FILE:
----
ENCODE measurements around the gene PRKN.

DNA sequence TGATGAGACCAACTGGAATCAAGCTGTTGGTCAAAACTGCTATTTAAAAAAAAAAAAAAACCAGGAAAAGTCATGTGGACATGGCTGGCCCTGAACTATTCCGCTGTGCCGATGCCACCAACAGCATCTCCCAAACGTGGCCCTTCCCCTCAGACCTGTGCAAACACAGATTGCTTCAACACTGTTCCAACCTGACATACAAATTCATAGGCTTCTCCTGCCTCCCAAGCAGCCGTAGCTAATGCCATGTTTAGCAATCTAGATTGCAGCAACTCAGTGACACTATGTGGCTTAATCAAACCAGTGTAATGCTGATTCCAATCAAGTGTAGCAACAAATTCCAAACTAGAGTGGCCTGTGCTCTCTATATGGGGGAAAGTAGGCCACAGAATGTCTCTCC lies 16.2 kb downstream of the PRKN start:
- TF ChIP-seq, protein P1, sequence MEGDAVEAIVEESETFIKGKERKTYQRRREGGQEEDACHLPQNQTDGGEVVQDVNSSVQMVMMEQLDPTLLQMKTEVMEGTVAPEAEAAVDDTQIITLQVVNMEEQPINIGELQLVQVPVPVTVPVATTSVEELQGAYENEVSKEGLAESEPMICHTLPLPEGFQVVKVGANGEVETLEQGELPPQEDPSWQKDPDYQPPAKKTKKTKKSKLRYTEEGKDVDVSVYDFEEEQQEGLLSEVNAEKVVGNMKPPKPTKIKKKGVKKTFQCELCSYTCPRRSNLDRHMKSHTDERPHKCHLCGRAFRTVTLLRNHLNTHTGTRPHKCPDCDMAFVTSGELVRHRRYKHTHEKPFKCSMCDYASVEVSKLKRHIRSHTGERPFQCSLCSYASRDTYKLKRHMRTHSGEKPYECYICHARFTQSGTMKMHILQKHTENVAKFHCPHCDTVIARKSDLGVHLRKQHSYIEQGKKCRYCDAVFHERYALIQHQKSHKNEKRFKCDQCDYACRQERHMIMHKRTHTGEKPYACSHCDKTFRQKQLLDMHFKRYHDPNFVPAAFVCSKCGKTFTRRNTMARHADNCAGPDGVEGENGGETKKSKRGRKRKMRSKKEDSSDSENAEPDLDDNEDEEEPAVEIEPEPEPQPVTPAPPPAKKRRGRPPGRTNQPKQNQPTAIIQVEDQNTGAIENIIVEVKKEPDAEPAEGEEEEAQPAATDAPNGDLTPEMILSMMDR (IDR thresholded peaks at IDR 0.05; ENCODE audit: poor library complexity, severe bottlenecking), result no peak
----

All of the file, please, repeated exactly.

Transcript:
ENCODE measurements around the gene PRKN.

DNA sequence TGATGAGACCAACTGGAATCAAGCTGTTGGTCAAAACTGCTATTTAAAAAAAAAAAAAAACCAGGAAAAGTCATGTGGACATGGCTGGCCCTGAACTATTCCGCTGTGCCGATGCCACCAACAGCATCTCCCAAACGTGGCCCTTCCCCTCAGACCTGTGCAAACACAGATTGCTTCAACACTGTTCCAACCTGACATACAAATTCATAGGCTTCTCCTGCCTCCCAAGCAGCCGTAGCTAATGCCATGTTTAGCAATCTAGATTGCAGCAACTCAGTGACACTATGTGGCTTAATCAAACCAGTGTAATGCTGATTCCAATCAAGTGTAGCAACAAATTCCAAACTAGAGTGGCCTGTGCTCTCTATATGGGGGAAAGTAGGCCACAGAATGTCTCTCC lies 16.2 kb downstream of the PRKN start:
- TF ChIP-seq, protein P1, sequence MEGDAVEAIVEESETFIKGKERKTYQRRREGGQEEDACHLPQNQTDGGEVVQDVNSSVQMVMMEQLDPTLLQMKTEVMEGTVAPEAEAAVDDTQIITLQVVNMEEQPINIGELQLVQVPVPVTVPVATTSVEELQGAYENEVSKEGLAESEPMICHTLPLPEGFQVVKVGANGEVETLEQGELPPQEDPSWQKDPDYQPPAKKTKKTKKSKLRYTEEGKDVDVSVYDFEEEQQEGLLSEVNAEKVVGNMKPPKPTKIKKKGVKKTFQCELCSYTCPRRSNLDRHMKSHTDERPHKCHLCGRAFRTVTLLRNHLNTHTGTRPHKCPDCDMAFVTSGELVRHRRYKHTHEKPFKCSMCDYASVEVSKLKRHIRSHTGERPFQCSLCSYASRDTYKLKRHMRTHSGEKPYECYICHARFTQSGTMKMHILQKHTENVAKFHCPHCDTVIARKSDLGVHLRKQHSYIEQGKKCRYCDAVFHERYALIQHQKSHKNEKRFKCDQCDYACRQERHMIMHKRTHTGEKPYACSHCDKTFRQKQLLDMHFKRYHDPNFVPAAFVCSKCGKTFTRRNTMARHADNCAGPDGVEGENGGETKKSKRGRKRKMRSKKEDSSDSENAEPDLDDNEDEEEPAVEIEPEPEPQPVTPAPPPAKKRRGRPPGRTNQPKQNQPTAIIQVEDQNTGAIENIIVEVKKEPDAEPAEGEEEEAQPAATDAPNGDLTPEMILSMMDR (IDR thresholded peaks at IDR 0.05; ENCODE audit: poor library complexity, severe bottlenecking), result no peak